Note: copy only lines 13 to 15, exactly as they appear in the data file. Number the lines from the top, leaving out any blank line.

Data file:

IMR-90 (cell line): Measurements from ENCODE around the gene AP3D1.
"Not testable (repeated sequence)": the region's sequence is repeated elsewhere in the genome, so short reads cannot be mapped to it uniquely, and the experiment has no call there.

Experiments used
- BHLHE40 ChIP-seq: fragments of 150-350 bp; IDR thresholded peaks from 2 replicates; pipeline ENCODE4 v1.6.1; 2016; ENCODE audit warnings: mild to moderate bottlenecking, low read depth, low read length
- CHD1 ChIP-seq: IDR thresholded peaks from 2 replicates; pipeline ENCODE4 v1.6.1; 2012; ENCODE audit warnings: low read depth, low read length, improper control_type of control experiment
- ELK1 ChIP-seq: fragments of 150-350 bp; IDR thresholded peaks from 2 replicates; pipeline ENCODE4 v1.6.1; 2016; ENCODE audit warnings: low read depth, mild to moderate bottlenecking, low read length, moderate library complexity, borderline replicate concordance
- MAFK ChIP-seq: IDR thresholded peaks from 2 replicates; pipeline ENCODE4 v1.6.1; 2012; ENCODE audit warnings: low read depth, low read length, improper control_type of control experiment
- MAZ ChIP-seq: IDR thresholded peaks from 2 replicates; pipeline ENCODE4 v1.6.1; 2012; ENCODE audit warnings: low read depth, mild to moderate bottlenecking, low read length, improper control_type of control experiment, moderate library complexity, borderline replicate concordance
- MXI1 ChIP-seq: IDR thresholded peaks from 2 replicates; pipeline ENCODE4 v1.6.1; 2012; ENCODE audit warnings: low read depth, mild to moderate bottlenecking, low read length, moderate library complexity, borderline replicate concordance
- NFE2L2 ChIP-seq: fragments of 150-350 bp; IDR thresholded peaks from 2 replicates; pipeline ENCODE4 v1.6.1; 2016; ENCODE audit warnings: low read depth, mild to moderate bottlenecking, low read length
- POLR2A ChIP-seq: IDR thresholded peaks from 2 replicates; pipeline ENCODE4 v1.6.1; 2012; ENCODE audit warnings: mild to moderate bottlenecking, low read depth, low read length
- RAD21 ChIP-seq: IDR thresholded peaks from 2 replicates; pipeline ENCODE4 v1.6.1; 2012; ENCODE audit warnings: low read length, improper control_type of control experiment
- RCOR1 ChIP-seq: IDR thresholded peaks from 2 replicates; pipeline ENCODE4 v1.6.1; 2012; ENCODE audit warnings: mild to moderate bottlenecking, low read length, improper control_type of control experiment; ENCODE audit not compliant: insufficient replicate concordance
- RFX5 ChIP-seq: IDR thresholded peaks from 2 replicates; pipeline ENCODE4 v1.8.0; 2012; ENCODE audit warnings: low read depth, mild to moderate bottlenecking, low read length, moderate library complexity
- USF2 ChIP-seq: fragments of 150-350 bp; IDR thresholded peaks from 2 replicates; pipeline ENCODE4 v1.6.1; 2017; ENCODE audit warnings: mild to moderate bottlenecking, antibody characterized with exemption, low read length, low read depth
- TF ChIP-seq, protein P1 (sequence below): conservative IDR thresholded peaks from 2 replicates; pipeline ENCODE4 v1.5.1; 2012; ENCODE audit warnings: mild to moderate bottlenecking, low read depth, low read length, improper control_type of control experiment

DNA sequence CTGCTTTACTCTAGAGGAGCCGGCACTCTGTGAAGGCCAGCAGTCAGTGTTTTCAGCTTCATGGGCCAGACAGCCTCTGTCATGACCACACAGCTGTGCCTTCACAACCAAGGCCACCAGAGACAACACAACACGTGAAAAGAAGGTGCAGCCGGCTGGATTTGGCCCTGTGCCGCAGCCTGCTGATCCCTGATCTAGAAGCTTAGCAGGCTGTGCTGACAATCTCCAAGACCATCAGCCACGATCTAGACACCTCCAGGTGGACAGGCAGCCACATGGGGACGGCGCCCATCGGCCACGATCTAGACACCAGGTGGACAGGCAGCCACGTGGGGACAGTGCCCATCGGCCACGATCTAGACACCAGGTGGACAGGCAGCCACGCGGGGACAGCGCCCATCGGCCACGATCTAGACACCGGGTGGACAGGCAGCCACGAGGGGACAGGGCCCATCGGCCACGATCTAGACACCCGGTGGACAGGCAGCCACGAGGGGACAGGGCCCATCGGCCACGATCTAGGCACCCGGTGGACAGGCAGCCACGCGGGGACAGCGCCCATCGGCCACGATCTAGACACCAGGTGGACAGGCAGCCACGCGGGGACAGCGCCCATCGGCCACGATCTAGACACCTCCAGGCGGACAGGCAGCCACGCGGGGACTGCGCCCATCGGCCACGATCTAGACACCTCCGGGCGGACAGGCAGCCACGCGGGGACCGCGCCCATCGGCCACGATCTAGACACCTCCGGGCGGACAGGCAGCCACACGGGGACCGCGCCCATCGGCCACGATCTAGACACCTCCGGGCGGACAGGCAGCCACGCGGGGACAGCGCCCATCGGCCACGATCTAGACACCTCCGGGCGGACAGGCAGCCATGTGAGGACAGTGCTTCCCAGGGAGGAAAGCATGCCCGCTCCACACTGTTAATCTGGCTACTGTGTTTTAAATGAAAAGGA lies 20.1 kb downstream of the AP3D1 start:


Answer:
- RCOR1 ChIP-seq: IDR thresholded peaks from 2 replicates; pipeline ENCODE4 v1.6.1; 2012; ENCODE audit warnings: mild to moderate bottlenecking, low read length, improper control_type of control experiment; ENCODE audit not compliant: insufficient replicate concordance
- RFX5 ChIP-seq: IDR thresholded peaks from 2 replicates; pipeline ENCODE4 v1.8.0; 2012; ENCODE audit warnings: low read depth, mild to moderate bottlenecking, low read length, moderate library complexity
- USF2 ChIP-seq: fragments of 150-350 bp; IDR thresholded peaks from 2 replicates; pipeline ENCODE4 v1.6.1; 2017; ENCODE audit warnings: mild to moderate bottlenecking, antibody characterized with exemption, low read length, low read depth